Wednesday, January 1, 2014

BOOK REVIEW: Northern Songs: The True Story of the Beatles' Song Publishing Empire



Typically, books on musicians tend to focus on their music, their personal relationships, or stories relating to their break-up, brushes with the law, or inspirations, to name but a few. However, while a seemingly endless supply of books exists detailing all of those aspects of The Beatles' career, Northern Songs: The True Story of the Beatles' Song Publishing Empire attempts to take a look at an aspect of the band that is probably not known very well, if at all, to all but the most diehard of fans: that of their songwriting and publishing company and all of the drama, trials, and tribulations that swirled around it.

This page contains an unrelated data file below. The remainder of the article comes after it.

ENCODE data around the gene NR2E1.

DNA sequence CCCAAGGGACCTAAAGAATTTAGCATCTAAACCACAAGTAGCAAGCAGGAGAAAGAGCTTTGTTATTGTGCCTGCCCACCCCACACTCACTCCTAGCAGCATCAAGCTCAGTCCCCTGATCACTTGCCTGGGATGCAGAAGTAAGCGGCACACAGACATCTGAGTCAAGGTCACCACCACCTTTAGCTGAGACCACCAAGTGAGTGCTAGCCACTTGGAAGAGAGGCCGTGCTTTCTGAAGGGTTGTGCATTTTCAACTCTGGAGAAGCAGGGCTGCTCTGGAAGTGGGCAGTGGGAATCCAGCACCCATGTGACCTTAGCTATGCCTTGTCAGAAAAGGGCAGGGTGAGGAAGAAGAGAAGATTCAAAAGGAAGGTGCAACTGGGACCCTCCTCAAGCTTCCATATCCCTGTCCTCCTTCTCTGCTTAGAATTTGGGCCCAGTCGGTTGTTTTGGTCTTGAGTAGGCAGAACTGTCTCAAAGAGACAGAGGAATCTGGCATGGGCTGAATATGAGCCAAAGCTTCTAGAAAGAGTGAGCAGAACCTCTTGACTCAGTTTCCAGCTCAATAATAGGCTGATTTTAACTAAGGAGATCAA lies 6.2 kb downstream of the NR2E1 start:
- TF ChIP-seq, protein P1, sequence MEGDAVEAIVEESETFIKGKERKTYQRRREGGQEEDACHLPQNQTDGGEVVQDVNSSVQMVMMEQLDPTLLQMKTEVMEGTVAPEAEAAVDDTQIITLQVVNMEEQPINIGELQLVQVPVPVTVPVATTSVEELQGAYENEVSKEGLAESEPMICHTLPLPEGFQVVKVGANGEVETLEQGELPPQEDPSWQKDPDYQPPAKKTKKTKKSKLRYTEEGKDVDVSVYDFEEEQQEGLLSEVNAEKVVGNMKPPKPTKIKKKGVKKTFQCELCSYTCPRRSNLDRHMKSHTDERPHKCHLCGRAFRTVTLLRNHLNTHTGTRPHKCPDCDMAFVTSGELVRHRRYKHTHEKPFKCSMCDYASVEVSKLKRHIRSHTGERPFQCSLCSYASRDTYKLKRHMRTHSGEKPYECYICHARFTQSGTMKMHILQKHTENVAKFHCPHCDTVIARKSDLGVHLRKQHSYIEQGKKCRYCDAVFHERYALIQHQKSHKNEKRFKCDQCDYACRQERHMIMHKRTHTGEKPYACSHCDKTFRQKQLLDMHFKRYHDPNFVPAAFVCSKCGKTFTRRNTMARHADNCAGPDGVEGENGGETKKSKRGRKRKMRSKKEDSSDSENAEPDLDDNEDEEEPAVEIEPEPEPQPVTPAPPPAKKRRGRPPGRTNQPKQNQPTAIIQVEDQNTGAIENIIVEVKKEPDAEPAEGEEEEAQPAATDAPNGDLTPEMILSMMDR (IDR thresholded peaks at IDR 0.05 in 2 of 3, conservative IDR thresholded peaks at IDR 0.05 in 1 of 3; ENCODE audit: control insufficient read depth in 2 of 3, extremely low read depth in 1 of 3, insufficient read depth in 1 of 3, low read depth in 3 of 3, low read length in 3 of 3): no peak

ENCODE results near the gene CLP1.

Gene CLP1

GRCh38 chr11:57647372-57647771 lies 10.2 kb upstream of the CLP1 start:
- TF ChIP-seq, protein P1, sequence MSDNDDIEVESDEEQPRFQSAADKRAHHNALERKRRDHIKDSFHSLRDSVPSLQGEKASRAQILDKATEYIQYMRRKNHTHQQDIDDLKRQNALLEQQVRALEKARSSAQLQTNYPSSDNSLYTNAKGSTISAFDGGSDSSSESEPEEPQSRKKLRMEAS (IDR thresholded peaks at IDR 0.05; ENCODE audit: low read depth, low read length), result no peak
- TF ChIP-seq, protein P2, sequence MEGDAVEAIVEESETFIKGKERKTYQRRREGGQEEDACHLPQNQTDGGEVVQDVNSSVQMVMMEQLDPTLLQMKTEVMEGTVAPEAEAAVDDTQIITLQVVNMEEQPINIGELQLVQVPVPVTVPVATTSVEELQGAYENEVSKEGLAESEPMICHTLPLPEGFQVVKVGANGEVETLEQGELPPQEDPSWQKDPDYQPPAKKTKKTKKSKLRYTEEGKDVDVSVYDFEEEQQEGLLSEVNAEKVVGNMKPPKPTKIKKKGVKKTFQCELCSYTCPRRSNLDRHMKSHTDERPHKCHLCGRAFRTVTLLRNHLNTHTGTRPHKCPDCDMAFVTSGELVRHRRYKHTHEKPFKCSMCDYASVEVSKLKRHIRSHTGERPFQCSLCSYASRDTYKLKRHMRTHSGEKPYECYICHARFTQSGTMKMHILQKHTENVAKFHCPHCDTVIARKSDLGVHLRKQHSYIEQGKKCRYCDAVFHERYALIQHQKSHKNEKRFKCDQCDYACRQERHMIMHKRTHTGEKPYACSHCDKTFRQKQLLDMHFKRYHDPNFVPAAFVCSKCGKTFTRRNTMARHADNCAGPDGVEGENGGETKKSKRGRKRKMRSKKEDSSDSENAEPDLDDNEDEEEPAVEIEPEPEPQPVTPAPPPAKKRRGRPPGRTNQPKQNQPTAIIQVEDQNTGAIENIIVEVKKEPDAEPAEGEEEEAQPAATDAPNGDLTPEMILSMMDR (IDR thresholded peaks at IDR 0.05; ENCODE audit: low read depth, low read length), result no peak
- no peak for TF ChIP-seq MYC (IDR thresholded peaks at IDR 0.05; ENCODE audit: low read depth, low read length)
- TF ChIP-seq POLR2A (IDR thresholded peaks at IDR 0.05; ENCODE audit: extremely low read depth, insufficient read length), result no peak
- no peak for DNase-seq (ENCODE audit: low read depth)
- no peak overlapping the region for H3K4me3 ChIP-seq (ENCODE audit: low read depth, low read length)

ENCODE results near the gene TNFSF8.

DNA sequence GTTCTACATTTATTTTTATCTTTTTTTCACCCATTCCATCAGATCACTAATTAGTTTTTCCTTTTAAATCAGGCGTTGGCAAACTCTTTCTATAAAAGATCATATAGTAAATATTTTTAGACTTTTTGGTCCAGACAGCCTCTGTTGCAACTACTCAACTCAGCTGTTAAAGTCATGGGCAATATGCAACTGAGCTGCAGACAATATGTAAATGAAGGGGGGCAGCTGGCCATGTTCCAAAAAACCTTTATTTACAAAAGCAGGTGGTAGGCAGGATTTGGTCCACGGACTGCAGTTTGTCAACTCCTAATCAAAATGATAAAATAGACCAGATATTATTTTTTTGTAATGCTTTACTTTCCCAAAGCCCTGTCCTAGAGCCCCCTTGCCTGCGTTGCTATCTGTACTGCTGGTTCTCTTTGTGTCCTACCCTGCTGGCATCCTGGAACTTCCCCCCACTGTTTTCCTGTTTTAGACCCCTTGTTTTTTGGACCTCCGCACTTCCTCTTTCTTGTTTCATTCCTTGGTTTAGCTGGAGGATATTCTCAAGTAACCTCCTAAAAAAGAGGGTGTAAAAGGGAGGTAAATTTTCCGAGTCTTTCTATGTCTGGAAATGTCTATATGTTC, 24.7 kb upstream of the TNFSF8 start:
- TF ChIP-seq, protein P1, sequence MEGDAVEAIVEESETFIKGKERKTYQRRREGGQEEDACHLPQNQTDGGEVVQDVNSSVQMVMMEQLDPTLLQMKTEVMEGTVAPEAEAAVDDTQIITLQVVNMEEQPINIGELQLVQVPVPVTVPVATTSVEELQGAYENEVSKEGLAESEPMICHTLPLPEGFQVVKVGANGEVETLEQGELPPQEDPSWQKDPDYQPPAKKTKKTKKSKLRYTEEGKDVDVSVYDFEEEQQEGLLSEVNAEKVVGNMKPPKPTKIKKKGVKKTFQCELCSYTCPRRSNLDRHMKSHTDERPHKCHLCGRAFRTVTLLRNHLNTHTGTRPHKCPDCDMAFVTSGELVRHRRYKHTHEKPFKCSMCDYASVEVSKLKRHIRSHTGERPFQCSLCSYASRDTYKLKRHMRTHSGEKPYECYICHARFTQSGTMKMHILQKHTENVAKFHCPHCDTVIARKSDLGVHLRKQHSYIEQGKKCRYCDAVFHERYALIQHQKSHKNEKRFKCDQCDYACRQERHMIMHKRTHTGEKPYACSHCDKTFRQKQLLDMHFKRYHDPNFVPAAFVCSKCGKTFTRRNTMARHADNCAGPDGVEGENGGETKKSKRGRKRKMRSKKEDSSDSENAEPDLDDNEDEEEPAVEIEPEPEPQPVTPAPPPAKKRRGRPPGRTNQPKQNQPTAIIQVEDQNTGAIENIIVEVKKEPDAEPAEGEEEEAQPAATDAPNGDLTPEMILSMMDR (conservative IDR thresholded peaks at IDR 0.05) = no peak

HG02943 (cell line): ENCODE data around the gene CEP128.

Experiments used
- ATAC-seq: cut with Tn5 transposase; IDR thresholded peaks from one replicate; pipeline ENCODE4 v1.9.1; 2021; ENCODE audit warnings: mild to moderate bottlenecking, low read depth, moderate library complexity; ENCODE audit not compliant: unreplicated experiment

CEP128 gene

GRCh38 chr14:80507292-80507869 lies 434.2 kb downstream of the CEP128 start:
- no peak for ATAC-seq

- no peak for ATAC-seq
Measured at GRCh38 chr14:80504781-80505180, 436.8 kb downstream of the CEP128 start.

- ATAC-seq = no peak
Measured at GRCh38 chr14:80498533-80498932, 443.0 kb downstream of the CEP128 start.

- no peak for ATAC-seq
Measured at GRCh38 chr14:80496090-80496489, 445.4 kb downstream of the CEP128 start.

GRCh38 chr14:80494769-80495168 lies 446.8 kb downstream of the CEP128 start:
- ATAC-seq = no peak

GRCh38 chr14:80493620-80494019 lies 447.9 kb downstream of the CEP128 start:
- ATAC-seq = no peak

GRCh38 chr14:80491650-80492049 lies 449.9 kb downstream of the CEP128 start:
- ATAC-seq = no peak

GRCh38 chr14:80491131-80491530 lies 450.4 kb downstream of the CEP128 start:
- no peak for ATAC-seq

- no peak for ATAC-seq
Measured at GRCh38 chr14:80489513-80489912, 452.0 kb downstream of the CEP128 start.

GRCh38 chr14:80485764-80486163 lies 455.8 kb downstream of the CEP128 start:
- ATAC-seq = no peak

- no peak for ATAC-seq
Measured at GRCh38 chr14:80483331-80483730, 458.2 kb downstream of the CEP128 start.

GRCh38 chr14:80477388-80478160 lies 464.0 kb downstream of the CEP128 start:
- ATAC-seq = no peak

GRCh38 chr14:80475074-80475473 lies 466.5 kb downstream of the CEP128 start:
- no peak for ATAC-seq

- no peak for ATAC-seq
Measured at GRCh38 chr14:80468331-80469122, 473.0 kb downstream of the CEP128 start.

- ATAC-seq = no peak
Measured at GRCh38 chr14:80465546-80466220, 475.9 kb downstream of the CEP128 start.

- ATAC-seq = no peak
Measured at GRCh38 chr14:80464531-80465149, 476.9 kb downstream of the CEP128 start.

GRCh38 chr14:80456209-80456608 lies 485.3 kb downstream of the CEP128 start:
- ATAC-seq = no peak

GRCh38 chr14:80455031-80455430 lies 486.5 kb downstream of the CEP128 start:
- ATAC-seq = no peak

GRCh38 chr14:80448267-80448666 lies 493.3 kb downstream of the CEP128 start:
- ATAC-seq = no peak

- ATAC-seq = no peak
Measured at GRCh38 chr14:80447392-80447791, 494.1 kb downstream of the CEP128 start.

Coming in at just over 200 pages, Northern Songs is a short, concise book that endeavors to *ONLY* cover the details around the publishing company set up in 1963.  It leaves the band biography and personal details to other books, and in doing so enhances its cachet as a more niche/specialty book. The book begins first by giving a concise (but still rather confusing and convoluted) history of song publishing in the USA and UK from its inception up to the beginning of the Beatles' career. Continuing on by detailing how Brian Epstein secured the publisher (Ardmore & Beechwood, who were a small EMI-owned publisher) for the first release by the band, the single Love Me Do in October 1962, the authors quickly get to the beginning of the real story that's at the heart of this book. Because the single peaked at #17, Epstein and the band were disappointed, especially with A&B's lack of promotion for the record. Seeking to secure a better songwriting and publishing deal for Lennon and McCartney, George Martin (the Beatles' producer, for anyone who doesn't know) gave him the name of three people he vouched for, the last of whom was Dick James. Via a series of events I won't get into in this review, Epstein (and by proxy, Lennon and McCartney) ended up signing with James, who was a struggling small-time publisher who was close to running out of money with his fledgling company. The deal was sealed when James was able to get Epstein a TV appearance for the Beatles in January 1963 with a single phone call during their first meeting. Later in 1963, James floated the idea to Epstein of starting a company, Northern Songs, to handle all of John and Paul's song publishing. It was to be jointly own by James, his accountant Charles Silver, Epstein, and John and Paul. George Harrison and Ringo Starr were given small shares in the company as well, while George Martin turned down an invitation to be involved due to worries of conflict of interest between his employer (EMI) and the fact that the band were now going with an outside publisher after the failures with A&B. As was typical at the time, however, the Beatles signed the contracts without reading them, trusting Epstein and James completely. This would unfortunately prove to be their undoing.